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Hello, and welcome to Maretha’s spot, part of a child-friendly blog – Fauna Park Tales. What fun we’ve had thus far this month! There are still a few days to go, so come and join me today, the 28th of August. Remember you must be in it to win it. So leave a comment at the bottom of the page, beyond “About Me”.  Links for the other participants’ places are on the RRBC website at:


On today’s stop, you’ve landed in Lancashire, part of the North-West in the United Kingdom, in the vicinity of the Darwen Tower – an octagonal structure also known as the Jubilee Tower, completed in 1898 to celebrate Queen Victoria’s Diamond Jubilee. It was opened to the public on September the 24th, 1898. Walking on the moors, climbing a stone spiral staircase, 85 feet up is always worth it. Vistas as far as Morecambe Bay and an accompanying stiff breeze, clear one’s mind and fire lots of inspiration for new adventures, already part of my new Works in Progress. Here I am at the top of Darwen tower, proud to have walked the steep uphill and climbed the stairs for the second time this season.  Unfortunately my smile is rather frozen as if I’ve had a Botox injection, but my mind is already in overdrive, full of new stories.


NINE black-and-white illustrated paperbacks of the first three books of FAUNA PARK TALES with subtitle,  An African Adventure, to three fortunate visitors! And who knows, if you pop in at my Amazon Author Page, you might be able to download the eBooks which are on a KDP-Select special as well!  So spread the news and make a children’s author happy by posting a short positive review on Amazon. Thank you!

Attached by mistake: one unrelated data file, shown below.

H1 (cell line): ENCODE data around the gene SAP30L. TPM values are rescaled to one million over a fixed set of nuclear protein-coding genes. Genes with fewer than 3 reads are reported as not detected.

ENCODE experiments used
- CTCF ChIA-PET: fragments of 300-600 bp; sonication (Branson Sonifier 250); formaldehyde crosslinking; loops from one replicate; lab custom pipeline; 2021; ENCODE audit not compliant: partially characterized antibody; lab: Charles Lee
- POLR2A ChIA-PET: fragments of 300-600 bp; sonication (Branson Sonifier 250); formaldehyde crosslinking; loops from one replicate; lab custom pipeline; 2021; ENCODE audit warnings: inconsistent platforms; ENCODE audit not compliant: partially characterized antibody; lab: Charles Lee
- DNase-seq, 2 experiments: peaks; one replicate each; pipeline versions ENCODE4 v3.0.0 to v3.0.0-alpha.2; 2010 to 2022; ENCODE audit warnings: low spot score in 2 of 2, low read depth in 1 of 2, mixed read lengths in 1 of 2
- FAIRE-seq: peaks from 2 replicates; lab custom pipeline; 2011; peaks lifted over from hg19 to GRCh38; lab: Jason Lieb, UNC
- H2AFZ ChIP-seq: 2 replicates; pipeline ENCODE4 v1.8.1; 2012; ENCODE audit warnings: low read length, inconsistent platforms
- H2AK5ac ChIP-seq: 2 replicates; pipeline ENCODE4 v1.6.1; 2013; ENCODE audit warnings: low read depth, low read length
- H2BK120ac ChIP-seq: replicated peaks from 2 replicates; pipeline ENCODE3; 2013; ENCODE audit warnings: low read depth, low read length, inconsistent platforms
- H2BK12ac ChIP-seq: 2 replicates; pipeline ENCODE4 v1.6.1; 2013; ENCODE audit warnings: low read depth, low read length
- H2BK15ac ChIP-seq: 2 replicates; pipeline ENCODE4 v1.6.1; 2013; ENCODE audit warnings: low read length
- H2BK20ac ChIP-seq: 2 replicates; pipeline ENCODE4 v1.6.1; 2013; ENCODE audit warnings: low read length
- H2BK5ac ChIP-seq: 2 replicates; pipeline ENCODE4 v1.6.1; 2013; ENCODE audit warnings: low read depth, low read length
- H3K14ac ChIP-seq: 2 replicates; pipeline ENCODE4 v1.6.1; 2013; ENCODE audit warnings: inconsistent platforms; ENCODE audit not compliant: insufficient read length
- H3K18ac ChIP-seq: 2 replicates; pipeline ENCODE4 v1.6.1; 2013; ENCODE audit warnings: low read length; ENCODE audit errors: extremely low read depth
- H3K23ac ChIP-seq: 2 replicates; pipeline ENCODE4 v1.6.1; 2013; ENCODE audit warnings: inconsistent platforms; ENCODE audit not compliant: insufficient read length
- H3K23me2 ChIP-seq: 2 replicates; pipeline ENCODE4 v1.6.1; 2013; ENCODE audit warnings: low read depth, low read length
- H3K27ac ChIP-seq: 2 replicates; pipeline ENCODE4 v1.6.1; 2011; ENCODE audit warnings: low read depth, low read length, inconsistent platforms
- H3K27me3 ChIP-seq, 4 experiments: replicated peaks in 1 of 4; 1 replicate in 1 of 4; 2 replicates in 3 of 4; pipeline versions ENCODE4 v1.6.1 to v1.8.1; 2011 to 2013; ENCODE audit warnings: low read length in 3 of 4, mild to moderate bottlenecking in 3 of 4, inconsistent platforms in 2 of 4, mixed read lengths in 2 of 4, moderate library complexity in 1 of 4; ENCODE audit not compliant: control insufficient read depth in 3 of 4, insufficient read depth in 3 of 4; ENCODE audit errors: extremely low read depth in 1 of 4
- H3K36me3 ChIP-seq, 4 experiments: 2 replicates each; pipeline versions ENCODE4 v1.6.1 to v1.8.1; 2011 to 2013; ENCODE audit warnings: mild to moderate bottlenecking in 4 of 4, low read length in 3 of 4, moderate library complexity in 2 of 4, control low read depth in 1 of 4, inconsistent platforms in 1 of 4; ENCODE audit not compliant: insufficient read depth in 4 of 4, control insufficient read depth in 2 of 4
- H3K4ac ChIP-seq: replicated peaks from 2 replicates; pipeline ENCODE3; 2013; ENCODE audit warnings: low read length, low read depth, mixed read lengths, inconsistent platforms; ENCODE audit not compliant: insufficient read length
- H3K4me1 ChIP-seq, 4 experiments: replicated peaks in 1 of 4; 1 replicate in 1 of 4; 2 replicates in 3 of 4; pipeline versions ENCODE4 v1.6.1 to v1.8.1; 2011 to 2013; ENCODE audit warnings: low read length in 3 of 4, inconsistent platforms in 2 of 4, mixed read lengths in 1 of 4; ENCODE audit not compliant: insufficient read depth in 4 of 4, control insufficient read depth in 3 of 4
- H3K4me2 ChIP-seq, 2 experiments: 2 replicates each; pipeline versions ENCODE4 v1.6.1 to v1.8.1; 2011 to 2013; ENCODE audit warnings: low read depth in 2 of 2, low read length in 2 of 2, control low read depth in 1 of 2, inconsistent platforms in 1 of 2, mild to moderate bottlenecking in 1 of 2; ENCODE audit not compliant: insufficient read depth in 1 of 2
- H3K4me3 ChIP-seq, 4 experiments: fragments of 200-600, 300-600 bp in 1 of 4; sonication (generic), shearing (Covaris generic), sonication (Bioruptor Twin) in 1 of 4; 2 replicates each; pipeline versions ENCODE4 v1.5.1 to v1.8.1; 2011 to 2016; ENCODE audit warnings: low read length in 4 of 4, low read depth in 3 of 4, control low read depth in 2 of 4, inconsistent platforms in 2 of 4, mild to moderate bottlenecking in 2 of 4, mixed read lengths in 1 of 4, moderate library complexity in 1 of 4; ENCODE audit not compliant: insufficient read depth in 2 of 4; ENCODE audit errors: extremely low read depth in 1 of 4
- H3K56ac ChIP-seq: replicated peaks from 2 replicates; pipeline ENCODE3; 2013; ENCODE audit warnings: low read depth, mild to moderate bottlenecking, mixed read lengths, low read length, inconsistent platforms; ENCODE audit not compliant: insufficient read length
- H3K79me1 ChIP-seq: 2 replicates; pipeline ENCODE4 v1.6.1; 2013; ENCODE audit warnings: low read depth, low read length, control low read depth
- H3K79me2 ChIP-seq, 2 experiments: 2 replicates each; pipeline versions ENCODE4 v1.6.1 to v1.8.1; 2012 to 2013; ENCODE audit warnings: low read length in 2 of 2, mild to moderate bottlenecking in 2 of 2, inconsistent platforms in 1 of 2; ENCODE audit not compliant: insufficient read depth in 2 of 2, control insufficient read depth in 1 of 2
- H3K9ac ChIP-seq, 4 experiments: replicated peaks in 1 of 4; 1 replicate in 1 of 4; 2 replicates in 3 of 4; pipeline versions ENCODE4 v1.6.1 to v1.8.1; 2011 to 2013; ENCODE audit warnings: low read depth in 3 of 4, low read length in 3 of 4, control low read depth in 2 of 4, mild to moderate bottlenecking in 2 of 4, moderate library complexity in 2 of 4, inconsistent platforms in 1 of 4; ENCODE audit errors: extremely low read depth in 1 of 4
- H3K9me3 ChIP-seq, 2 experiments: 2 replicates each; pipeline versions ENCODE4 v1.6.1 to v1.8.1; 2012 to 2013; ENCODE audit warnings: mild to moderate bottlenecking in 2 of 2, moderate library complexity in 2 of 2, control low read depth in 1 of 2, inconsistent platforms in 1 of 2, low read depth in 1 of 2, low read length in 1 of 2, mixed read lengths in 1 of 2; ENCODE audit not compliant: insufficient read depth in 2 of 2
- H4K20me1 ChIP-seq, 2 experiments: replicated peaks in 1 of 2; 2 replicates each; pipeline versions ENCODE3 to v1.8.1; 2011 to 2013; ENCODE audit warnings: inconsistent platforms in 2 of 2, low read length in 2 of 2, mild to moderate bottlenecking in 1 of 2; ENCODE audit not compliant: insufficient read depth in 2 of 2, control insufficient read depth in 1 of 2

An update on the prize winners!

Each of these awesome RAVE REVIEWS CLUB MEMBERS received black-and-white paperback copies of the first three books of Fauna Park Tales.  I hope they enjoy the stories, which I believe often take us back to our childhood and reliving memories of the  “inner-child”.  Happy reading!

1. Member:  Karen Ingalls
Twitter:  @KIngallsAuthor

2. Member:  Yvette Calleiro

Twitter:  @YvetteMCalleiro


3. Member:  Jenny Hinsman

Twitter:  @JennyHinsman1

Flame and Hope: An African Adventure sets the scene for Fauna Park Tales – the Series, which was conceived while we lived on the outskirts of a game reserve in Mmokolodi, Botswana. The series is based on the original “African Adventures of Flame, Family, Furry and Feathered Friends”, a GOLD MEDAL WINNER on Authonomy, supported by HarperCollins.

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The series strives to bridge the gap between Early Readers and Middle Grade (ages 9-13) and has illustrations, not only to enhance reading pleasure for better readers, but to serve as memory aids for younger readers throughout the series. Please bear this in mind when reading the introductory chapters of this first book to younger listeners and readers.